JGAurora A5 – Ultimate Upgrade – So close…

As with most 3D printers the time comes when something goes out, in the case of my Aurora A5 it has been the heatbed for the second time, for the same reason. Instead of dealing with the headache of getting a replacement that would just do the same thing in a year, I decided to take matters into my own hands…

With the success I had upgrading my Anet A8 to the silicone heating element under the aluminum build plate, I thought about applying that to the Aurora A5 and with the help of Amazon and this little goodie:

It shouldn’t be a problem…. except, there is a problem… I got the wrong part…. if you click on that image above and go check it out you’ll see that this is 120v like it says on the mat itself. I need either 12v or 24 so now I need a SSR and a couple of fuses which I will have to order this weekend.

So close, but yet so far. The JGAurora is my second most expensive printer coming in at $500 give or take, so investing a little into it is worth it. I’m hopeful though.

One thing of note that I did have to do was go down and buy some longer M3 bolts for the bed springs to allow for proper clearance of the mat. Yes I will lose like 2mm of vertical print space but I can’t think of a time I’ve ever come that close to needing it so no worries.

So keep an eye out for the resurrection of the Aurora A5 and the first print with the new heating element.

UPDATE 12-21-20: This is actually a little late but the upgrade is complete and OMG why didn’t they build it like this to start with ?!?!?

From what I’ve read it’s called something like “power from the mains” because the heat bed is now directly wired to the power supply. There’s a Solid State Relay that helps get power to the silicone pad and when you heat this thing up it only takes a matter of seconds before you’re printing. No more waiting 3-5 minutes for the bed to heat up, literally, no more than 30 seconds.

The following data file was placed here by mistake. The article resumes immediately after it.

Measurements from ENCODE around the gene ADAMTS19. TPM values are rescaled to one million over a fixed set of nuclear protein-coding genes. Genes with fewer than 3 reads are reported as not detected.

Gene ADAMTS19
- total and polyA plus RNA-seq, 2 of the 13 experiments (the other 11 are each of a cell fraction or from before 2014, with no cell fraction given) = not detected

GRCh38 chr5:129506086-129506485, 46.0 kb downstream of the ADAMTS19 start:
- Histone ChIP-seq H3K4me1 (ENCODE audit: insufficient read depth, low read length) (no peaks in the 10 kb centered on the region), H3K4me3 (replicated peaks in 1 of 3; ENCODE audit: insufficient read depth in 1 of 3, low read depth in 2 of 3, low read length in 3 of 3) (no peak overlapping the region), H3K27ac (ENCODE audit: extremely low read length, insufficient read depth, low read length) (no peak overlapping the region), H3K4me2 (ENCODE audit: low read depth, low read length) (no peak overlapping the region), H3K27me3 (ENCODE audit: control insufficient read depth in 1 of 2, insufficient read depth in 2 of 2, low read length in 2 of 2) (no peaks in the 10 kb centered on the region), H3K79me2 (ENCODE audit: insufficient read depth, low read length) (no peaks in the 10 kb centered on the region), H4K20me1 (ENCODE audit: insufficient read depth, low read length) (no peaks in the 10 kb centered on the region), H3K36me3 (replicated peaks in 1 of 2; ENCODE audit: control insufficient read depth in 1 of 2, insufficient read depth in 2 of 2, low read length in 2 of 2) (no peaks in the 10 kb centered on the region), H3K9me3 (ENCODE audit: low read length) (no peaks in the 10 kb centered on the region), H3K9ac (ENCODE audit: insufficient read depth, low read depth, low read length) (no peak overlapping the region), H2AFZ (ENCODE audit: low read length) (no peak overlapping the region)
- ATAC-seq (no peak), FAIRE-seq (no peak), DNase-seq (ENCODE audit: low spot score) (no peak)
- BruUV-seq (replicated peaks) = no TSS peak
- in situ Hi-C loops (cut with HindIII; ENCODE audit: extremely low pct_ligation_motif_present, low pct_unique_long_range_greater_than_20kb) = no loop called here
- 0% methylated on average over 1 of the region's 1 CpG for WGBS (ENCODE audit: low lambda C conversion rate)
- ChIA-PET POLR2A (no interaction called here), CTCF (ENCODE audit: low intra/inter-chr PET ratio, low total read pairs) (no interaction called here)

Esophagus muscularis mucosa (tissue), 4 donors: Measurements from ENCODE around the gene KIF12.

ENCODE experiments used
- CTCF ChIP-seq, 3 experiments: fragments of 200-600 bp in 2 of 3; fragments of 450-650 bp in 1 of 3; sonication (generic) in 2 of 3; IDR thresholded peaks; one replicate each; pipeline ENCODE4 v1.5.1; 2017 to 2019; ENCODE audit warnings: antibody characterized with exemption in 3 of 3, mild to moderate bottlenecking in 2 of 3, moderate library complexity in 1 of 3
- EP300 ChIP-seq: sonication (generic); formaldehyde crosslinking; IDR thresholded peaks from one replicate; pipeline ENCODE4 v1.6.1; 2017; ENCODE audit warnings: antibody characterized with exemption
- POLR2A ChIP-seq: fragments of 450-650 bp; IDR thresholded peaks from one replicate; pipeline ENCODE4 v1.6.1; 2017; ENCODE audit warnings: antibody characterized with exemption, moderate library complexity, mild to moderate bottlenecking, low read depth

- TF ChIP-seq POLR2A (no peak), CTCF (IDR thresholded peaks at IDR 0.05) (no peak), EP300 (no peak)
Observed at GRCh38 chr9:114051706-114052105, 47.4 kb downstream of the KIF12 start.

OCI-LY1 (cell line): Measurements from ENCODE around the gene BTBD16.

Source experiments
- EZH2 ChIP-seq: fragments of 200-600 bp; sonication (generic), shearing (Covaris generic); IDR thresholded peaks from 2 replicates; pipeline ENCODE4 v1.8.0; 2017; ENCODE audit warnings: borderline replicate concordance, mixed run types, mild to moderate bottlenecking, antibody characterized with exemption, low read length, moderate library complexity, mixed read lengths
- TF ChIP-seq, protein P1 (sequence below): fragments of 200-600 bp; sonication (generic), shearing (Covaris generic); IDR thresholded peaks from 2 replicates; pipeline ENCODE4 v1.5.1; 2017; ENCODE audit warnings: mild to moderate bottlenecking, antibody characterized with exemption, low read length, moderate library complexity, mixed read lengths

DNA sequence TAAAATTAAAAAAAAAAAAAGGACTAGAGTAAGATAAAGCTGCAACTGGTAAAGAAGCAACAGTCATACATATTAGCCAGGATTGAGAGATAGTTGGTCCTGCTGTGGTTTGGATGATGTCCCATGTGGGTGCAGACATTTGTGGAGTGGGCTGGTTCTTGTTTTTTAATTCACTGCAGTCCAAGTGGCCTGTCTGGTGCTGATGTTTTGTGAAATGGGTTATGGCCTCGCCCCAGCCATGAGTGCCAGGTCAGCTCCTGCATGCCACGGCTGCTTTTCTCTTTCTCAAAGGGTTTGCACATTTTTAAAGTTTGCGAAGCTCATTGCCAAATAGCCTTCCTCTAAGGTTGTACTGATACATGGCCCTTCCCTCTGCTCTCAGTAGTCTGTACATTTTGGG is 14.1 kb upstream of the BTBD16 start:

The only modifications I had to make were non-invasive. The first of which was to raise the bed up so that the silicone mat could be applied to the underside, directly to the existing heating plate which was disconnected and connector removed. There’s a small hump on the silicone mat that you need to make room for but there’s plenty of travel on the bed screws to bring it up for clearance.

To accommodate for the raised bed, instead of screwing with the software, I just went to the right hand pillar and inside is the Zed end stop which is used for homing the hot end. Raise it up to your desired level, adjust the bed, and you’re done. No messing with settings or anything.

Some people have suggested that you need to go in and adjust settings, I didn’t really understand why so I tried printing with it as is and have had no problems. It prints perfectly, the heat is constant and consistent over the entire build plate, and I am very pleased to have this large investment back up and running. Despite having made the jump to SLA printers, this is by far my largest FDM printer and I use ot for things like terrain, armor pieces and props that are too big for the SLA printers to handle. Matter of fact, this past week I’ve been running some 14 hour long prints to crank out some Warhammer 40K Tyrannid terrain for my wife’s army.

As with any upgrade, be careful, pay attention to it, don’t leave it unsupervised until you are 100% sure it’s safe and working properly. Safety First !!!

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